Friday, April 26, 2013

Shelter In Place

The writer known as Nelson Abdullah or Oldironsides shares some insightful thoughts about the phrase "shelter in place":

He's right. I remember living in a suburb of Washington in September 2001. The phrase used was "stay inside where it's safer." But of course people who'd been herded indoors, on a day that nature clearly intended people to spend outdoors, passed the time watching television. And of course all the television networks were showing was emotional reaction--very few facts were available--endlessly regurgitated and reabsorbed emotional reactions, endless replays of the same poor soul staggering out of the same building and collapsing on the same street.

I said, "What are these people doing? What are these people, or what do they think we are, to watch someone suffering, over and over, when there's nothing we can possibly do to help, but at least a decent person wouldn't keep looking." So my husband and I turned off the television and found other things to do during the barrage of propaganda.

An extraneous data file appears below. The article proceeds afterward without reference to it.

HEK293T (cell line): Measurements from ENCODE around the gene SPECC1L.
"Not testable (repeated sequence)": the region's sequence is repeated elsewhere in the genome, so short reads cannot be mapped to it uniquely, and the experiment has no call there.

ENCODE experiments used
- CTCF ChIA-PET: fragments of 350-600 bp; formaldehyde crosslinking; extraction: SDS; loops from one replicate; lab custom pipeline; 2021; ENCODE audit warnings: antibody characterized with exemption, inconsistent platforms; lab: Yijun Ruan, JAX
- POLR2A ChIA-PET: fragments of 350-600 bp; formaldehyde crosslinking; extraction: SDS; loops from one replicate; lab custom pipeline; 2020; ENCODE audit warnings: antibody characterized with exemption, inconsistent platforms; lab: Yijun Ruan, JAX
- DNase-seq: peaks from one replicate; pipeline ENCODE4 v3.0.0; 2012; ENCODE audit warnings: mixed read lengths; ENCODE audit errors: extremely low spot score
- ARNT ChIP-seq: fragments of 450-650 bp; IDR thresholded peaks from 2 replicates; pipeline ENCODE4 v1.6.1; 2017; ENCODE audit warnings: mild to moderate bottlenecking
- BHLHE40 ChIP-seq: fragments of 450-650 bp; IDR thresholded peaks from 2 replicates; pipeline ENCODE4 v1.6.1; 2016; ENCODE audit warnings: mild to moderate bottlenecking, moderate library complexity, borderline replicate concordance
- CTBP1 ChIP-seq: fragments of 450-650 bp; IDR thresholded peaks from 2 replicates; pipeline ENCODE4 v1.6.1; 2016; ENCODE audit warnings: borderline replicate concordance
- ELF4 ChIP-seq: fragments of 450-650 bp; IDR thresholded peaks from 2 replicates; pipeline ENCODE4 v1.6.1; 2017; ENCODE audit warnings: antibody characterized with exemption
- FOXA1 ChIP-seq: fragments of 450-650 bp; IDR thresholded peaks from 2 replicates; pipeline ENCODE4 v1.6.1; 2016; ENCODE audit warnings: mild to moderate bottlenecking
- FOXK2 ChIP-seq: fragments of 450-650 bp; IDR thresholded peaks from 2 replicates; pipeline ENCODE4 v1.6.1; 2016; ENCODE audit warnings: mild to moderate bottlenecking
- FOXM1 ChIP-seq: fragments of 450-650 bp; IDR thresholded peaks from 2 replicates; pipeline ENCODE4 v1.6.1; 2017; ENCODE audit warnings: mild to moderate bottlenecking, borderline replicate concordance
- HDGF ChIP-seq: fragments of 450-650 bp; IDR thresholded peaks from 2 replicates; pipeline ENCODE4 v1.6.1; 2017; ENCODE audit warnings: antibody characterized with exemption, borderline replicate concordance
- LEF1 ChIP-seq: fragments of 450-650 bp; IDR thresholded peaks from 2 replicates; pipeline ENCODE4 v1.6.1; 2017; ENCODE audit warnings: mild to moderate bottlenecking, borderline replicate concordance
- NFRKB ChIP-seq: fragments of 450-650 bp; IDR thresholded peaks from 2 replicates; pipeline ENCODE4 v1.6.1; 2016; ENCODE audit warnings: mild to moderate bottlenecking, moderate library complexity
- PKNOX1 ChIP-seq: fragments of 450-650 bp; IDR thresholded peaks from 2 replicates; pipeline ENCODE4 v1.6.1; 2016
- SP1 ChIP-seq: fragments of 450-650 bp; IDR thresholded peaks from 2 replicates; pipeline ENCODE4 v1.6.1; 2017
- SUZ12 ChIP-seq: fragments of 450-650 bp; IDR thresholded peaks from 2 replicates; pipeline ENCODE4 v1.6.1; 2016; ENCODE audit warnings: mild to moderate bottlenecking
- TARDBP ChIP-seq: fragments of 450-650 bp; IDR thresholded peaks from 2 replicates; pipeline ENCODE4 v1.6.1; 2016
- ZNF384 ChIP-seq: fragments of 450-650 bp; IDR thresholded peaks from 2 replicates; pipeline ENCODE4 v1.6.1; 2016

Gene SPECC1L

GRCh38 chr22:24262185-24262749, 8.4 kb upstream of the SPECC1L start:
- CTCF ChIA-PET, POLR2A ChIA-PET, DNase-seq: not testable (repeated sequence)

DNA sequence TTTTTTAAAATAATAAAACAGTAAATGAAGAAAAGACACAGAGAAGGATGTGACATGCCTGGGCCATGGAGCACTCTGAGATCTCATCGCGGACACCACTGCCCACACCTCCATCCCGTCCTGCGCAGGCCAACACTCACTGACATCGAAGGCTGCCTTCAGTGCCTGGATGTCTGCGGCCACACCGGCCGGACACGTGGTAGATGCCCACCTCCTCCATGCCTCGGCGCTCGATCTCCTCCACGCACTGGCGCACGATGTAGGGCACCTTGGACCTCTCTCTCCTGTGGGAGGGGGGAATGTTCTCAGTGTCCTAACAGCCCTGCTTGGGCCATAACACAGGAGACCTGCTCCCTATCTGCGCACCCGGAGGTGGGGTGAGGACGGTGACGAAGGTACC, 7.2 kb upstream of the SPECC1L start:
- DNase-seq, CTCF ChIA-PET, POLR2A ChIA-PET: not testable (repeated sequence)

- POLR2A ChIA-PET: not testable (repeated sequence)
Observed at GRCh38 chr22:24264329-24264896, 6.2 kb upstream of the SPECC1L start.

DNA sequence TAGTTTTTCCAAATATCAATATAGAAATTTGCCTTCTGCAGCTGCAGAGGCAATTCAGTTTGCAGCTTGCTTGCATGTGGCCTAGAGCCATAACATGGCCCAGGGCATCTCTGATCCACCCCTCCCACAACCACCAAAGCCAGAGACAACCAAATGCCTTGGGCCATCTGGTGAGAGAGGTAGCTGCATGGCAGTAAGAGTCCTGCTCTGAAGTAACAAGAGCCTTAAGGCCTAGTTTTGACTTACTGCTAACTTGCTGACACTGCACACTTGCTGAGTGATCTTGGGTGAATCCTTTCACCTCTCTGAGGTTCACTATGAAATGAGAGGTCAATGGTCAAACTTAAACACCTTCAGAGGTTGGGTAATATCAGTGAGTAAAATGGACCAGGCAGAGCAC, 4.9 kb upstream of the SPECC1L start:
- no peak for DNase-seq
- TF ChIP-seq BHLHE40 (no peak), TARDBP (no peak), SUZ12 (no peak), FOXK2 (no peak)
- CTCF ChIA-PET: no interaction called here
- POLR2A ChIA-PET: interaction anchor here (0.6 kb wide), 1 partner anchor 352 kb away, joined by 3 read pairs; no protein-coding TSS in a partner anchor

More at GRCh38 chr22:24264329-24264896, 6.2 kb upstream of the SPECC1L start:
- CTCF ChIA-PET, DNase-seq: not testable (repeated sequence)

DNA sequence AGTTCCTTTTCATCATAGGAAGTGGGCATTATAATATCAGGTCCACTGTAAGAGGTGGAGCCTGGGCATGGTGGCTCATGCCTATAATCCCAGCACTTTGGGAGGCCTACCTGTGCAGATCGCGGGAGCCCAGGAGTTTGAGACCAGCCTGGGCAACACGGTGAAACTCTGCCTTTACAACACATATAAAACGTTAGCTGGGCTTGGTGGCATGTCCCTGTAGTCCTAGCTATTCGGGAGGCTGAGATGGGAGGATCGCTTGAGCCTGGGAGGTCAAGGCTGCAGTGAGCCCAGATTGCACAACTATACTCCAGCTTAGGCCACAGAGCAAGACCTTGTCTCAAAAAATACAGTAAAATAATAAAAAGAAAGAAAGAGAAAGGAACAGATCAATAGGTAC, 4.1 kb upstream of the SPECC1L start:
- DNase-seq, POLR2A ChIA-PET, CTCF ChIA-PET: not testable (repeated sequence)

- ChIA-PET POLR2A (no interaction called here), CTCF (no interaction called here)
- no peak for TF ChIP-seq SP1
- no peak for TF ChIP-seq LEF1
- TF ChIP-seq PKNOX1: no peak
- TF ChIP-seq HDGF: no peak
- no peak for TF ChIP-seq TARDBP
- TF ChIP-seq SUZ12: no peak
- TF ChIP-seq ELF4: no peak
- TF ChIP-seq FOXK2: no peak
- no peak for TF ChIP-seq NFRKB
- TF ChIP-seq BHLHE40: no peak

So we were in a position to observe a direct correlation between the amount of TV people had watched between say September 11 and September 20, 2001, and the extent to which they believed that an all-out war was appropriate and necessary. People who had been pacifists on September 10, then watched TV all week, were typically ready to bomb Iraq. I thought attacking a country known to be harboring Bin Laden might be appropriate, but had some reservations about the need for all-out war, although I always bear in mind that the President is supposed to have information I don't have or want to have. My husband remained a pacifist. On September 13 we ventured out to the train station and saw some former pacifists waving signs with messages like "Reduce Kabul to rubble" and "Palestinians danced while Americans cried."

Having the Internet at home may possibly be giving Bostonians some alternatives to watching television. This may help them keep their heads level. All of these dastardly attacks, bombings or poison letters or shootings or whatever else the evildoers may think of, are of course sources of pain, grief, rage. There are legitimate reasons and uses for these emotions. Buying into propaganda about giving up a little more liberty in the futile hope of buying a little more "safety" is not one of them.